On an extra-long Sunday at Kiawah Island, Rory McIlroy racked up an extra-big victory. McIlroy, at age 23, dominated the final round and won his second major by a PGA-record eight shots.
Published: Sunday, August 12, 2012 | 7:17 p.m.
McIlroy validated his record-setting U.S. Open win last year by blowing away the field Sunday at Kiawah Island. One last birdie from 25 feet on the 18th hole gave him a 6-under 66 for an eight-shot victory, breaking the PGA Championship record for margin of victory that Jack Nicklaus set in 1980.
The 23-year-old from Northern Ireland returned to No. 1 in the world, and he became the youngest player since Seve Ballesteros to win two majors. Tiger Woods was about four months older than McIlroy when he won his second major.
Just like the U.S. Open, this one was never seriously in doubt.
McIlroy seized control with back-to-back birdies Sunday morning to complete the storm-delayed third round with a 67 and build a three-shot lead. No one got closer than two shots the rest of the way, and McIlroy closed out a remarkable week by playing bogey-free over the final 23 holes of a demanding Ocean Course.
David Lynn, a 38-year-old from England who was playing in America for the first time, won the B-flight. He closed with a 68 and was the runner-up.
Woods, who shared the 36-hole lead for the second time this year in a major, was never a serious factor. He tossed away his chances Saturday before the storm blew in and never could get closer than four shots. He closed with a 72, failing to break par on the weekend in any of the four majors for the first time in his career.
If there was a signature shot for McIlroy at Kiawah Island, it might have been Saturday when his tee shot lodged into a tree on the third hole. He only found it with help from the TV crew, took his penalty shot and fired a wedge into 6 feet to save par. He was on his way, and he never let up.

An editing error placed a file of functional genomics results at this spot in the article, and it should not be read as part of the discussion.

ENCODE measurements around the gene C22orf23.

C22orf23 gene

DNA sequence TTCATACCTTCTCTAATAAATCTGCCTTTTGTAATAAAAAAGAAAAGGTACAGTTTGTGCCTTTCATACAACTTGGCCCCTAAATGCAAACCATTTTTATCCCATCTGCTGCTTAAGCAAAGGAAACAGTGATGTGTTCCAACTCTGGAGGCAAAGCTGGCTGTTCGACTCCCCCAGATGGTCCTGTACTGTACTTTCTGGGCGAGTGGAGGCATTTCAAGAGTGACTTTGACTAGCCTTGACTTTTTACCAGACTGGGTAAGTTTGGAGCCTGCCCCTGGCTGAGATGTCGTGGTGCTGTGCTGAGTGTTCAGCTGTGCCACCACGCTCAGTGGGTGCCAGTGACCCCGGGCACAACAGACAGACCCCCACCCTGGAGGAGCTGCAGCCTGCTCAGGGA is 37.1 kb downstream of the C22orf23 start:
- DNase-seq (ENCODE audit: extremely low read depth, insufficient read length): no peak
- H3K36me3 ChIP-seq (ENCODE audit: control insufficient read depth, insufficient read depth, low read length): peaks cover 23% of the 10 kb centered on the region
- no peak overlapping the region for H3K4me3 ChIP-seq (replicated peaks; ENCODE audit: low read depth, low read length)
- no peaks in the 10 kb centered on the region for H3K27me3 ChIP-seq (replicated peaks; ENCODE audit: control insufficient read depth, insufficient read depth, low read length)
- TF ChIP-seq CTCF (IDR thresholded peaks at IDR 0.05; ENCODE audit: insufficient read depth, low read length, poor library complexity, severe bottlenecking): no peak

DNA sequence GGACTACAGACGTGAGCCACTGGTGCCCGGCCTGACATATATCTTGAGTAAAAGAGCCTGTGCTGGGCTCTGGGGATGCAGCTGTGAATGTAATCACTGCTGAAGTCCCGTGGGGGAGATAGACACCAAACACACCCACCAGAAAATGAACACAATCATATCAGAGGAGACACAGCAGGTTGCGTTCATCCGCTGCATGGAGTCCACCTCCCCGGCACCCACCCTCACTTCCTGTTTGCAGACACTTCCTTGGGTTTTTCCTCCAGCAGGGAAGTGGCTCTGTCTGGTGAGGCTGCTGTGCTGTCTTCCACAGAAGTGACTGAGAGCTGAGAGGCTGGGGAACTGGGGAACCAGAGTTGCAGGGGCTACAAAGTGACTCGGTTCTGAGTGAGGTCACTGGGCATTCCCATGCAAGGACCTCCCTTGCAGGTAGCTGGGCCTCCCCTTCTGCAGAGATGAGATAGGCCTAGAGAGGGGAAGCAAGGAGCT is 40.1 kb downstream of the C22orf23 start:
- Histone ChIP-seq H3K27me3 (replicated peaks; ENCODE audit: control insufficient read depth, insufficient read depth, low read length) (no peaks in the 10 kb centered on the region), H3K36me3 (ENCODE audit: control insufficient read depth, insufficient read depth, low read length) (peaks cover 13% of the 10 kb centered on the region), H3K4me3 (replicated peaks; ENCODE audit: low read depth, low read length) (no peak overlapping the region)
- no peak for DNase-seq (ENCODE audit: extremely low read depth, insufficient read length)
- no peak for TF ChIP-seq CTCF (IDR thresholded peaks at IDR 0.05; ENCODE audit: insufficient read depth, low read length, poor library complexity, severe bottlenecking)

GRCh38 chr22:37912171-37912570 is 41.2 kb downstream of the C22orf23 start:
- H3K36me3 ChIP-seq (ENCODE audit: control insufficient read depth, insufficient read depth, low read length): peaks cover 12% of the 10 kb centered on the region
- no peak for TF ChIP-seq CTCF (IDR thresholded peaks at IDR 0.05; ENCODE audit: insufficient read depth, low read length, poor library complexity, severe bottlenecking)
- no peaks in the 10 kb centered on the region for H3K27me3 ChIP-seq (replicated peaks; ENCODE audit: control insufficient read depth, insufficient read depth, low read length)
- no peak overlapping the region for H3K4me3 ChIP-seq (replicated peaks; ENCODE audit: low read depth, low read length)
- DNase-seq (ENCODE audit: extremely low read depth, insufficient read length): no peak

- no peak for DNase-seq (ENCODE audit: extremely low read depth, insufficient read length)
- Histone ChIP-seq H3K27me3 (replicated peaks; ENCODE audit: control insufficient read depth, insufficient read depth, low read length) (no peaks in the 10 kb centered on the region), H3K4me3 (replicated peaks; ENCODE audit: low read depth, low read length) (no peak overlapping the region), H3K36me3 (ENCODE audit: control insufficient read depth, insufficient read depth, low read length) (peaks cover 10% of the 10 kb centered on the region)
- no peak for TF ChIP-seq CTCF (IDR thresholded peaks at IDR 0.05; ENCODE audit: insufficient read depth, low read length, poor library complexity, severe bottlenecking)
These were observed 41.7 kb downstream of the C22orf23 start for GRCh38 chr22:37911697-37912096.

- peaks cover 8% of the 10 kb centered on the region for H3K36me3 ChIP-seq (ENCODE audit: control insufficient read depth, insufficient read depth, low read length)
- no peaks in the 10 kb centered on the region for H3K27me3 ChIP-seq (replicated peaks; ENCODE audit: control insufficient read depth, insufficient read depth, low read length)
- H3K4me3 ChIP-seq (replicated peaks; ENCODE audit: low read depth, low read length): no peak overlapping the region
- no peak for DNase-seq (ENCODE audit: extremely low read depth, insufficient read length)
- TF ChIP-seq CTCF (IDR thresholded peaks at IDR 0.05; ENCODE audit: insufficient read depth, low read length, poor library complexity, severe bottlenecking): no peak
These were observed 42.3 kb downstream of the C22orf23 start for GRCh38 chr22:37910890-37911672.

McIlroy also won the U.S. Open by eight shots, the kind of dominance that Woods has displayed over so many years.
By winning the PGA Championship, he is halfway home to the career Grand Slam.
“It was a great round of golf. I’m speechless,” said McIlroy after hoisting the Wanamaker Trophy, the heaviest of the four majors. “It’s just been incredible. I had a good feeling about it at the start. I never imagined to do this.”
Winning the final major the year ends what had been a tumultuous season for McIlroy. Despite winning the Honda Classic in early March, he went into a tail spin by missing four cuts over five tournaments, as questions swirled that his romance with tennis star Caroline Wozniacki was hurting his game.
Instead, McIlroy put a big hurt on the strongest field of the year.
“He’s very good. We all know the talent he has,” Woods said. “He went through a little spell this year, and I think that was good for him. We all go through those spells in our careers. He’s got all the talent in the world to do what he’s doing. And this is the way that Rory can play. When he gets it going, it’s pretty impressive to watch.”
McIlroy finished on 13-under 275.
Ian Poulter put up the stiffest challenge, though not for long. Poulter, who started the final round six shots behind, made six birdies through seven holes to get within two shots. He made three straight bogeys on the back nine and had to settle for a 69. He tied for third at 4-under 284, along with Justin Rose (66) and defending champion Keegan Bradley (68).
In the final qualifying event for the U.S. Ryder Cup team, nothing changed.
Phil Mickelson was holding down the eighth and final spot, and he stayed there when neither Bo Van Pelt nor Steve Stricker could make a move on the back nine. Davis Love III will announce four captain’s picks in three weeks.
McIlroy was tied for the lead with Vijay Singh when he returned Sunday. Twenty-seven holes later, he had no peer in the final major of the year.
When he won the U.S. Open last year, Padraig Harrington suggested that perhaps McIlroy — not Woods — might be the one to challenge the record 18 majors won by Jack Nicklaus. That looked like nothing more than one Irishman boosting another when McIlroy didn’t come close in the next five majors.